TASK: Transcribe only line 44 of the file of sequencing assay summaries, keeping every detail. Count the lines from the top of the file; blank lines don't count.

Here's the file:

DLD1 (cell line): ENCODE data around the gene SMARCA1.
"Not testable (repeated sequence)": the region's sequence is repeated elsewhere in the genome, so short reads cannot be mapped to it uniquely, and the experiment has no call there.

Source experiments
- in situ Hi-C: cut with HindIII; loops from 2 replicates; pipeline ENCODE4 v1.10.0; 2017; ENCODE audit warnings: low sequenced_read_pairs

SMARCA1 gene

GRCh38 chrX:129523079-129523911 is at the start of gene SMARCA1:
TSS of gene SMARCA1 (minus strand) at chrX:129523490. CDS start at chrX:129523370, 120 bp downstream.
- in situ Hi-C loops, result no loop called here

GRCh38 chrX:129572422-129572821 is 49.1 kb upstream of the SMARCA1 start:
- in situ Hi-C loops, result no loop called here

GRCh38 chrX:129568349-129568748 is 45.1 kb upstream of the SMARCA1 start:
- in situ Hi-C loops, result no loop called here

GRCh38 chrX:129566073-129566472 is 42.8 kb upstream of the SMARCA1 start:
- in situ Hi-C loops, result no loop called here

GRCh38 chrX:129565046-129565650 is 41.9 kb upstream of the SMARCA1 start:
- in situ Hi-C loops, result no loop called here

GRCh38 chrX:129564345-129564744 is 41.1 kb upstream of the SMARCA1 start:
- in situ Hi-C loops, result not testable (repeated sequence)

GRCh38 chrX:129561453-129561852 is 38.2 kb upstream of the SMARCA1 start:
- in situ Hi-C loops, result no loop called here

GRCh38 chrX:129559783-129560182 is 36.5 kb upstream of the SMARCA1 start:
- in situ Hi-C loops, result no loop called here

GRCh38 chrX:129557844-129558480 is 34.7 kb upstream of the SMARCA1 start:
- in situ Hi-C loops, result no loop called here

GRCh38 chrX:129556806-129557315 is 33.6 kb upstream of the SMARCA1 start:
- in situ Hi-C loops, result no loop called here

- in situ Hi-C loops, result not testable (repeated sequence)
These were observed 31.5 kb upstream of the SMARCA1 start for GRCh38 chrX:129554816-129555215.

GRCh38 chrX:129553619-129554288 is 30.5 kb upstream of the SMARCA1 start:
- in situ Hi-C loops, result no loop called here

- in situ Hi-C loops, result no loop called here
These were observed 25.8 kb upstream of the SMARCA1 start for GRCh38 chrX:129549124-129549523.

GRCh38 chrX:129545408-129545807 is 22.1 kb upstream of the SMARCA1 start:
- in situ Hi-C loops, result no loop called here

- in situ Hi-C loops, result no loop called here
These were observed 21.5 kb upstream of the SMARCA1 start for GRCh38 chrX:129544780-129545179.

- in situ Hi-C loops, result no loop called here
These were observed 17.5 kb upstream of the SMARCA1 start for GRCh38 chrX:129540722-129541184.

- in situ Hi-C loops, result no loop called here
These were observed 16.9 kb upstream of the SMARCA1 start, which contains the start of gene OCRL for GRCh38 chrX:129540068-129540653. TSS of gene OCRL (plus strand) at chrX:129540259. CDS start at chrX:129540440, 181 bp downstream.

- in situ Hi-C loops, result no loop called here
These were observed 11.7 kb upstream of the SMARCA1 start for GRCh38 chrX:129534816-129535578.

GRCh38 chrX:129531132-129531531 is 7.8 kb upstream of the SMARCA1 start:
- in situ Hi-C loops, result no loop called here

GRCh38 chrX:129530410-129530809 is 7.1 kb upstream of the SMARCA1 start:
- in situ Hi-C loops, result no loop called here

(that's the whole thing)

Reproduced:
- in situ Hi-C loops, result no loop called here